Attorney General Merrick Garland has a conflict of interest in his order to federal officials to target parents who are suspected of intimidating, harassing, or being violent towards school staffers, activists say.
Garland in an Oct. 4 memorandum directed FBI agents and U.S. attorneys to address what he described as “a disturbing spike” in such behavior in recent months. He said a series of measures will be announced soon “to address the rise in criminal conduct directed toward school personnel.”
Parents have increasingly protested against the rise of critical race theory teachings in schools but few incidents have turned violent.
Some activists say Garland’s order constitutes a conflict of interest, pointing to contracts his son-in-law’s company, Panorama Education, has signed with school districts across the country.
In one case, Asra Nomani of Parents Defending Education said, the company signed a $1.8 million contract with Fairfax County Public Schools in Virginia that will see Panorama collect information on students with surveys including questions about whether they feel “gender fluid.” There are also portions allocated for “equity” professional development, a word often used by critical race theorists.
“Panorama Education staff gets status as ‘school officials’ so they have the right to private student data under federal law, according to an email just sent by a Fairfax County school district official. This is federal law that Garland would have to enforce and Big Tech is now circumventing,” Nomani wrote in a blog post.
“The Attorney General is instructing the FBI to investigate parents who might pose a financial threat to the business of his daughter’s husband,” added the blogger who writes under the moniker Sundance.
Rep. Ken Buck (R-Colo.) said he’s been reviewing notes on Garland’s connections.
“The allegations that Attorney General Garland’s family is potentially profiting off his recent decision to use federal law enforcement to shut down debate at school board meetings is deeply troubling. If this turns out to be true, Congress must hold oversight hearings now to investigate potential corruption,” he told The Epoch Times via email.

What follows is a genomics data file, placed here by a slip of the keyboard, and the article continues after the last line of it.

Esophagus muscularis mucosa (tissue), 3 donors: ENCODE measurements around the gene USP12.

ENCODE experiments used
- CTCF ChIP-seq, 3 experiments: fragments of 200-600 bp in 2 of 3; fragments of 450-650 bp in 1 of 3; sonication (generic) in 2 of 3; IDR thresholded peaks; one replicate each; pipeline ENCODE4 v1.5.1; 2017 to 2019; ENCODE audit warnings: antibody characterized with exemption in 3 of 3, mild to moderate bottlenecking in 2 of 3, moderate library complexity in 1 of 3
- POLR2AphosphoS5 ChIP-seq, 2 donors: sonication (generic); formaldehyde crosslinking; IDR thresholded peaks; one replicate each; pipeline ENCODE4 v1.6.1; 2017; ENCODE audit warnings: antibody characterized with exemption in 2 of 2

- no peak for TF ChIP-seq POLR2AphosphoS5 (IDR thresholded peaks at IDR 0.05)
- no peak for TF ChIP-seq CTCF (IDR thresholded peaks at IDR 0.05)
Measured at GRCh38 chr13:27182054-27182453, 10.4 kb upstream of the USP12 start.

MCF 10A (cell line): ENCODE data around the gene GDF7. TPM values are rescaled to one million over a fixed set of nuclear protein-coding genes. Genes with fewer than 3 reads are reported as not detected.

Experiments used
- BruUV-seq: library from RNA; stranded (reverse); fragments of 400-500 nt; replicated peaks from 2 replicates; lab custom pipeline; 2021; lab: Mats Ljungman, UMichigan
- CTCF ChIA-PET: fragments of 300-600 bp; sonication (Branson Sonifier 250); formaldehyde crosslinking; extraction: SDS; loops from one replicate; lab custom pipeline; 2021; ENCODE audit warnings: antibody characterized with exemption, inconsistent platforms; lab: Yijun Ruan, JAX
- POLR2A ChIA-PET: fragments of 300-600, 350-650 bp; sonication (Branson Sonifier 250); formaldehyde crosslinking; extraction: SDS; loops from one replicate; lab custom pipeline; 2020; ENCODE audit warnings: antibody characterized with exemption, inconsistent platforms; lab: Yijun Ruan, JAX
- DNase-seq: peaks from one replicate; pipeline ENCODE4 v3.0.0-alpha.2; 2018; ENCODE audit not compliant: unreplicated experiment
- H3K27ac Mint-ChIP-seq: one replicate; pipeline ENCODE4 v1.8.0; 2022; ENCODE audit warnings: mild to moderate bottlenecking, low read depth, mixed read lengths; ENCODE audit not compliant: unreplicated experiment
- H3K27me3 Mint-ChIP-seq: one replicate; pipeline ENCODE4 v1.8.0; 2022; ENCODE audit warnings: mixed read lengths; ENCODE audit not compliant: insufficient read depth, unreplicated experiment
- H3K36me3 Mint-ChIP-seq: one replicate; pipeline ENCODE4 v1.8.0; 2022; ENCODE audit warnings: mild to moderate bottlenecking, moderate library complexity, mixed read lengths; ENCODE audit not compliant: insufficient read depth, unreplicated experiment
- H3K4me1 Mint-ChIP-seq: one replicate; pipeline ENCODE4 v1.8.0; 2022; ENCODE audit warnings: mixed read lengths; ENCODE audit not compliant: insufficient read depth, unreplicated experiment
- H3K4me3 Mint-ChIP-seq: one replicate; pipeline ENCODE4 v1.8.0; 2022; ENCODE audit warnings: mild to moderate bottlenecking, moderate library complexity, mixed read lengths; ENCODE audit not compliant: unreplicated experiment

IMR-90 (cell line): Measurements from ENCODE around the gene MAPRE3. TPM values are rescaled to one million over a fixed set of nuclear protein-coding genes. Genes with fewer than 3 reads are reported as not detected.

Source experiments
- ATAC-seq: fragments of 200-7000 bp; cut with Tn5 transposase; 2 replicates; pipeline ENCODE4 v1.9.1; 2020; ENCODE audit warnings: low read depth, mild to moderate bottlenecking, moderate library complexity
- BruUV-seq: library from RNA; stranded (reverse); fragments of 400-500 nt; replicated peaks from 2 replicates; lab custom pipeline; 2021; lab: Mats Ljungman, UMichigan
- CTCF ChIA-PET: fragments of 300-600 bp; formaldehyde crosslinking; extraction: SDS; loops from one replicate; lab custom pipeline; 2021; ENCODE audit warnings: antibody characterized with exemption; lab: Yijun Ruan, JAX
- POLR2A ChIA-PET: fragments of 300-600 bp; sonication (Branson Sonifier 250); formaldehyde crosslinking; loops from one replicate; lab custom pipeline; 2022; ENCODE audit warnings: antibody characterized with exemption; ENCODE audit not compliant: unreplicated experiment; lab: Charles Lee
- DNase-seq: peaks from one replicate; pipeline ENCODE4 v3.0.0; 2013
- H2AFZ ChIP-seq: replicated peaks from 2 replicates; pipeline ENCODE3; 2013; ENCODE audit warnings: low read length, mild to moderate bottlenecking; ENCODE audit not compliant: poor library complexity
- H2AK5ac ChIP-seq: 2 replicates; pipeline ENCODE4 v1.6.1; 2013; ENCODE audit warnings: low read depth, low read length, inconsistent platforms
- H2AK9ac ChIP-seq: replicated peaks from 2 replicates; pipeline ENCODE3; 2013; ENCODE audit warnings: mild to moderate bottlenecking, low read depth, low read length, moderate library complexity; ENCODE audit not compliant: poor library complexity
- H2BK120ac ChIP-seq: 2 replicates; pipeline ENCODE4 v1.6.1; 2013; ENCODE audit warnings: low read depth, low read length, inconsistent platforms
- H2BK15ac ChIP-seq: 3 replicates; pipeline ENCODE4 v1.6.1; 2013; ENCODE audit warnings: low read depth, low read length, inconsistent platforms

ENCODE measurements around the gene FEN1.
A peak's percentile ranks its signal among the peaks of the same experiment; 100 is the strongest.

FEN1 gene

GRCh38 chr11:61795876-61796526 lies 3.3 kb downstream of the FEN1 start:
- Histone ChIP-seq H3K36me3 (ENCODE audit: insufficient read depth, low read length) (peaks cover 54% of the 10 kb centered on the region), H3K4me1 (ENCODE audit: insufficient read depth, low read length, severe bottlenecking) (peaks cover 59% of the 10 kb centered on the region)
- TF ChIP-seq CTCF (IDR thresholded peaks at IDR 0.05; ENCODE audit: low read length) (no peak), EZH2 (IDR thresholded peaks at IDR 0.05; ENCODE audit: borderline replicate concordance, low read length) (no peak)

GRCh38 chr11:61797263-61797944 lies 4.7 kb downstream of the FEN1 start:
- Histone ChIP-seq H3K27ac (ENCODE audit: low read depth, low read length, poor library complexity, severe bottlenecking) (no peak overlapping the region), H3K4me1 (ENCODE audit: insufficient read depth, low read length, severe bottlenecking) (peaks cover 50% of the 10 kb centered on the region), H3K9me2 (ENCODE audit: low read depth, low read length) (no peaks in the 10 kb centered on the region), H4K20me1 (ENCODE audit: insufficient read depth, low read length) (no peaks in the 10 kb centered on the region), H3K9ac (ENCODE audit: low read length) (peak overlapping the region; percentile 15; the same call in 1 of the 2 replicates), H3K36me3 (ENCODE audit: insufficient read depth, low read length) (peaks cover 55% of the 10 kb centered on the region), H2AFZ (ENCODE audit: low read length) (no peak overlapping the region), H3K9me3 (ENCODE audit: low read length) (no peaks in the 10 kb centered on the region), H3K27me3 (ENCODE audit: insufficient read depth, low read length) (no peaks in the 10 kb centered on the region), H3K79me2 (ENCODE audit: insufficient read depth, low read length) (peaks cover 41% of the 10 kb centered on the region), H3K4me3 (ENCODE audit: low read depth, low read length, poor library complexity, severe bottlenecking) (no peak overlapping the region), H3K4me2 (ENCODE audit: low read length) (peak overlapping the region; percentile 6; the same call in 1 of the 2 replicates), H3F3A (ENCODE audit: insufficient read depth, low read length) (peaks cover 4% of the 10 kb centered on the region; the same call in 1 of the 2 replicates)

Panorama and the Department of Justice (DOJ) did not respond to requests for comment.
A Panorama spokesperson told news outlets that the company “only uses student data for the purpose of helping schools and districts better serve their students.”
The company is not linked with “any particular academic philosophy, including critical race theory,” the spokesperson said, adding, “The only relationship between Panorama Education and Attorney General Merrick Garland is that Panorama’s co-founder Xan Tanner is AG Garland’s son-in-law.”
Lisa Monaco, a top DOJ official, defended the order before Congress this week, arguing that “spirited debate” was welcome at school board meetings but that “violence is not appropriate.”
The National School Boards Association urged the Biden administration to deal with “angry mobs” of parents just days before the order was issued, listing a number of incidents it deemed over the line. “The classification of these heinous actions could be the equivalent to a form of domestic terrorism and hate crimes,” the association wrote.
However, most of the incidents were merely parents growing “rowdy or disruptive,” writer Zaid Jilani said.
The association welcomed the new order, saying it sent “a strong message to individuals with violent intent who are focused on causing chaos, disrupting our public schools, and driving wedges between school boards and the parents, students, and communities they serve.”